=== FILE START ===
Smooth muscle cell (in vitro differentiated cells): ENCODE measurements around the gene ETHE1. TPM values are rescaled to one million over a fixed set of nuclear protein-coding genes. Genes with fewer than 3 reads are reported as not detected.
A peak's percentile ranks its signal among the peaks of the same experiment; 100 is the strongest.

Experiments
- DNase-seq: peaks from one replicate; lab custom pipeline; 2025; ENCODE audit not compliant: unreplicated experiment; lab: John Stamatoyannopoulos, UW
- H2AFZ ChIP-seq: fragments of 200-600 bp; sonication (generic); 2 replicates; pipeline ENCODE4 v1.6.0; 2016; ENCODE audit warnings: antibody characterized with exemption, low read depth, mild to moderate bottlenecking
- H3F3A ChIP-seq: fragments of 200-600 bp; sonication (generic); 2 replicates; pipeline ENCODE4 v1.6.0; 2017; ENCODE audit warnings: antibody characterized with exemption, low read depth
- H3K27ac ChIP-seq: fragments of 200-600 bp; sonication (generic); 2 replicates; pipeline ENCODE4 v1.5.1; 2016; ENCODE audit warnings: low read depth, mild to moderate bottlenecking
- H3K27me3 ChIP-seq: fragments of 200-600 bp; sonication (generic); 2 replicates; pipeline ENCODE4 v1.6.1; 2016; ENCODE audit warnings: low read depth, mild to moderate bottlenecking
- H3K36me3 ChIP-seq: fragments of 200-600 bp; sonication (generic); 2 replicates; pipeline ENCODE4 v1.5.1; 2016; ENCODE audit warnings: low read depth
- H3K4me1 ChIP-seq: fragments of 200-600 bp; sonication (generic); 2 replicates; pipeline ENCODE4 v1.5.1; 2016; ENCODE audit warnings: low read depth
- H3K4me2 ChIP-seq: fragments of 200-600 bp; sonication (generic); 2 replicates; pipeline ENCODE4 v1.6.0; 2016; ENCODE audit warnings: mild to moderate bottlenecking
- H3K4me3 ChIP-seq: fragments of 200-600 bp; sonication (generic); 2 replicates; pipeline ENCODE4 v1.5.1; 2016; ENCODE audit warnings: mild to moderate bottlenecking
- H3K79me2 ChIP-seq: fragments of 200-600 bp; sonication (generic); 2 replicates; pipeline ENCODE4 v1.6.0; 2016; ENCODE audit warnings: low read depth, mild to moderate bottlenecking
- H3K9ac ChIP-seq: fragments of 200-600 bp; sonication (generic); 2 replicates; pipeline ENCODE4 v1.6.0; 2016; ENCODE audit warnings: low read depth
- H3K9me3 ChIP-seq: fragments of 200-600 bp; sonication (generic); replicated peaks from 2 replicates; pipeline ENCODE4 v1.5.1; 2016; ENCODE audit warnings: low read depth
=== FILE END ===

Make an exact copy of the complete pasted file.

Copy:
Smooth muscle cell (in vitro differentiated cells): ENCODE measurements around the gene ETHE1. TPM values are rescaled to one million over a fixed set of nuclear protein-coding genes. Genes with fewer than 3 reads are reported as not detected.
A peak's percentile ranks its signal among the peaks of the same experiment; 100 is the strongest.

Experiments
- DNase-seq: peaks from one replicate; lab custom pipeline; 2025; ENCODE audit not compliant: unreplicated experiment; lab: John Stamatoyannopoulos, UW
- H2AFZ ChIP-seq: fragments of 200-600 bp; sonication (generic); 2 replicates; pipeline ENCODE4 v1.6.0; 2016; ENCODE audit warnings: antibody characterized with exemption, low read depth, mild to moderate bottlenecking
- H3F3A ChIP-seq: fragments of 200-600 bp; sonication (generic); 2 replicates; pipeline ENCODE4 v1.6.0; 2017; ENCODE audit warnings: antibody characterized with exemption, low read depth
- H3K27ac ChIP-seq: fragments of 200-600 bp; sonication (generic); 2 replicates; pipeline ENCODE4 v1.5.1; 2016; ENCODE audit warnings: low read depth, mild to moderate bottlenecking
- H3K27me3 ChIP-seq: fragments of 200-600 bp; sonication (generic); 2 replicates; pipeline ENCODE4 v1.6.1; 2016; ENCODE audit warnings: low read depth, mild to moderate bottlenecking
- H3K36me3 ChIP-seq: fragments of 200-600 bp; sonication (generic); 2 replicates; pipeline ENCODE4 v1.5.1; 2016; ENCODE audit warnings: low read depth
- H3K4me1 ChIP-seq: fragments of 200-600 bp; sonication (generic); 2 replicates; pipeline ENCODE4 v1.5.1; 2016; ENCODE audit warnings: low read depth
- H3K4me2 ChIP-seq: fragments of 200-600 bp; sonication (generic); 2 replicates; pipeline ENCODE4 v1.6.0; 2016; ENCODE audit warnings: mild to moderate bottlenecking
- H3K4me3 ChIP-seq: fragments of 200-600 bp; sonication (generic); 2 replicates; pipeline ENCODE4 v1.5.1; 2016; ENCODE audit warnings: mild to moderate bottlenecking
- H3K79me2 ChIP-seq: fragments of 200-600 bp; sonication (generic); 2 replicates; pipeline ENCODE4 v1.6.0; 2016; ENCODE audit warnings: low read depth, mild to moderate bottlenecking
- H3K9ac ChIP-seq: fragments of 200-600 bp; sonication (generic); 2 replicates; pipeline ENCODE4 v1.6.0; 2016; ENCODE audit warnings: low read depth
- H3K9me3 ChIP-seq: fragments of 200-600 bp; sonication (generic); replicated peaks from 2 replicates; pipeline ENCODE4 v1.5.1; 2016; ENCODE audit warnings: low read depth